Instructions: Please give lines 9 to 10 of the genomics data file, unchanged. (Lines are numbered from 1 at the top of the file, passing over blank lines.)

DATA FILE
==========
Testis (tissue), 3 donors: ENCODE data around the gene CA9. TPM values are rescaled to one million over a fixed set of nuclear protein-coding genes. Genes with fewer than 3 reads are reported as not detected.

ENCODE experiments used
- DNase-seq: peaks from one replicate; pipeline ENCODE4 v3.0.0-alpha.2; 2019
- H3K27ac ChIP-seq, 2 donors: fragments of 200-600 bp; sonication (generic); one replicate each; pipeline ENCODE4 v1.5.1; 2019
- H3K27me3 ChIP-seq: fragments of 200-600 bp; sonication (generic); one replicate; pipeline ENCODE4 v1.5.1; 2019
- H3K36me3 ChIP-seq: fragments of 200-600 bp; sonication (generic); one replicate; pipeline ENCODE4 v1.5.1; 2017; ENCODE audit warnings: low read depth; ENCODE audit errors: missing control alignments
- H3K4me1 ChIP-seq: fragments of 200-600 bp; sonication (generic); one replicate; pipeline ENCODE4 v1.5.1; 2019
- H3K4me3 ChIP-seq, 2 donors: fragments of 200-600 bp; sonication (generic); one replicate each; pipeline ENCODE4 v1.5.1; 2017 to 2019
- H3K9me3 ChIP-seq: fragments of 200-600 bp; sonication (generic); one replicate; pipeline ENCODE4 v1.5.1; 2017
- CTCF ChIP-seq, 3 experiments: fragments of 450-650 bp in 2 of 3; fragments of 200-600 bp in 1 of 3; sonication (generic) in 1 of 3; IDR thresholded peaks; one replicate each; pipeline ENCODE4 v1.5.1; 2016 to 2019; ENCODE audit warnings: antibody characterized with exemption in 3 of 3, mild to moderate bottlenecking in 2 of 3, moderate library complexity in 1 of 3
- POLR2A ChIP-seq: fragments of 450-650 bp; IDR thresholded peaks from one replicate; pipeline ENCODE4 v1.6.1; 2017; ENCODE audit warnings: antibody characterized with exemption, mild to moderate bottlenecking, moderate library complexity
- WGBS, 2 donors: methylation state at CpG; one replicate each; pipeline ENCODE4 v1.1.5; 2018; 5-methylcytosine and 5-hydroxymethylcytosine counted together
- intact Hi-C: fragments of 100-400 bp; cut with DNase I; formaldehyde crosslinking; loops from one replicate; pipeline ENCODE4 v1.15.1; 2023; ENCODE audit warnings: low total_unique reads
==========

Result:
- H3K9me3 ChIP-seq: fragments of 200-600 bp; sonication (generic); one replicate; pipeline ENCODE4 v1.5.1; 2017
- CTCF ChIP-seq, 3 experiments: fragments of 450-650 bp in 2 of 3; fragments of 200-600 bp in 1 of 3; sonication (generic) in 1 of 3; IDR thresholded peaks; one replicate each; pipeline ENCODE4 v1.5.1; 2016 to 2019; ENCODE audit warnings: antibody characterized with exemption in 3 of 3, mild to moderate bottlenecking in 2 of 3, moderate library complexity in 1 of 3